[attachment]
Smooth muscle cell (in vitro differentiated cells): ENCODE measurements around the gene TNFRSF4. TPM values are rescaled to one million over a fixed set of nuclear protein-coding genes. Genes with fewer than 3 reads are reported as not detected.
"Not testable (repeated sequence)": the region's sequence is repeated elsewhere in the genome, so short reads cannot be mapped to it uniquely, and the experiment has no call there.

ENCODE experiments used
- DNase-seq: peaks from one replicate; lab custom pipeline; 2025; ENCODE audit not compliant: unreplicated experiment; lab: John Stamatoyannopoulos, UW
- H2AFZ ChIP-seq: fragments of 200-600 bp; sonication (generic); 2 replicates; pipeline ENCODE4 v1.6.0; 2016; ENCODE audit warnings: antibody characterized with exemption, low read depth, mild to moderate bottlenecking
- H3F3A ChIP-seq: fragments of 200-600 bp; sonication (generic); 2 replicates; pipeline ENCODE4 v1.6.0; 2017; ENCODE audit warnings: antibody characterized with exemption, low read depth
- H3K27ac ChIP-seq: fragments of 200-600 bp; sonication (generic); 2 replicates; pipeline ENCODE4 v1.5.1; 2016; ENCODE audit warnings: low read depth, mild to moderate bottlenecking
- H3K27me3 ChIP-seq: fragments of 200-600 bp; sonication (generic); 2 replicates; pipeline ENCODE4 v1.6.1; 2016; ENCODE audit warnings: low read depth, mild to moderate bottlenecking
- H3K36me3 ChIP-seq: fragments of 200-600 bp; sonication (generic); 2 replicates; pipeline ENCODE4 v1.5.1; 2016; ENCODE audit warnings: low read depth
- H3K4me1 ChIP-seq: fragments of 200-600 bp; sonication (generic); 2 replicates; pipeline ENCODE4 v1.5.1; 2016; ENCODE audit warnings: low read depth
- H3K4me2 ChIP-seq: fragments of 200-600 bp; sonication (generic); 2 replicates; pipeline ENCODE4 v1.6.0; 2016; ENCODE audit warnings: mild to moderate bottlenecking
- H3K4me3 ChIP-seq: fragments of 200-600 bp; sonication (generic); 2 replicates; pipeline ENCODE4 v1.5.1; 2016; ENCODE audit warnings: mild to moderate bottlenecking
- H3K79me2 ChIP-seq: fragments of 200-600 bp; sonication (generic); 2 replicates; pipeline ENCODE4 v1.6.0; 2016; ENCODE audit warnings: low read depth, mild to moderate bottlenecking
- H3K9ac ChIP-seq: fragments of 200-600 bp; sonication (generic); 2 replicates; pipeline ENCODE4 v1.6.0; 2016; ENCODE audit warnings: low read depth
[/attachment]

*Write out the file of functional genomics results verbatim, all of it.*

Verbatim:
Smooth muscle cell (in vitro differentiated cells): ENCODE measurements around the gene TNFRSF4. TPM values are rescaled to one million over a fixed set of nuclear protein-coding genes. Genes with fewer than 3 reads are reported as not detected.
"Not testable (repeated sequence)": the region's sequence is repeated elsewhere in the genome, so short reads cannot be mapped to it uniquely, and the experiment has no call there.

ENCODE experiments used
- DNase-seq: peaks from one replicate; lab custom pipeline; 2025; ENCODE audit not compliant: unreplicated experiment; lab: John Stamatoyannopoulos, UW
- H2AFZ ChIP-seq: fragments of 200-600 bp; sonication (generic); 2 replicates; pipeline ENCODE4 v1.6.0; 2016; ENCODE audit warnings: antibody characterized with exemption, low read depth, mild to moderate bottlenecking
- H3F3A ChIP-seq: fragments of 200-600 bp; sonication (generic); 2 replicates; pipeline ENCODE4 v1.6.0; 2017; ENCODE audit warnings: antibody characterized with exemption, low read depth
- H3K27ac ChIP-seq: fragments of 200-600 bp; sonication (generic); 2 replicates; pipeline ENCODE4 v1.5.1; 2016; ENCODE audit warnings: low read depth, mild to moderate bottlenecking
- H3K27me3 ChIP-seq: fragments of 200-600 bp; sonication (generic); 2 replicates; pipeline ENCODE4 v1.6.1; 2016; ENCODE audit warnings: low read depth, mild to moderate bottlenecking
- H3K36me3 ChIP-seq: fragments of 200-600 bp; sonication (generic); 2 replicates; pipeline ENCODE4 v1.5.1; 2016; ENCODE audit warnings: low read depth
- H3K4me1 ChIP-seq: fragments of 200-600 bp; sonication (generic); 2 replicates; pipeline ENCODE4 v1.5.1; 2016; ENCODE audit warnings: low read depth
- H3K4me2 ChIP-seq: fragments of 200-600 bp; sonication (generic); 2 replicates; pipeline ENCODE4 v1.6.0; 2016; ENCODE audit warnings: mild to moderate bottlenecking
- H3K4me3 ChIP-seq: fragments of 200-600 bp; sonication (generic); 2 replicates; pipeline ENCODE4 v1.5.1; 2016; ENCODE audit warnings: mild to moderate bottlenecking
- H3K79me2 ChIP-seq: fragments of 200-600 bp; sonication (generic); 2 replicates; pipeline ENCODE4 v1.6.0; 2016; ENCODE audit warnings: low read depth, mild to moderate bottlenecking
- H3K9ac ChIP-seq: fragments of 200-600 bp; sonication (generic); 2 replicates; pipeline ENCODE4 v1.6.0; 2016; ENCODE audit warnings: low read depth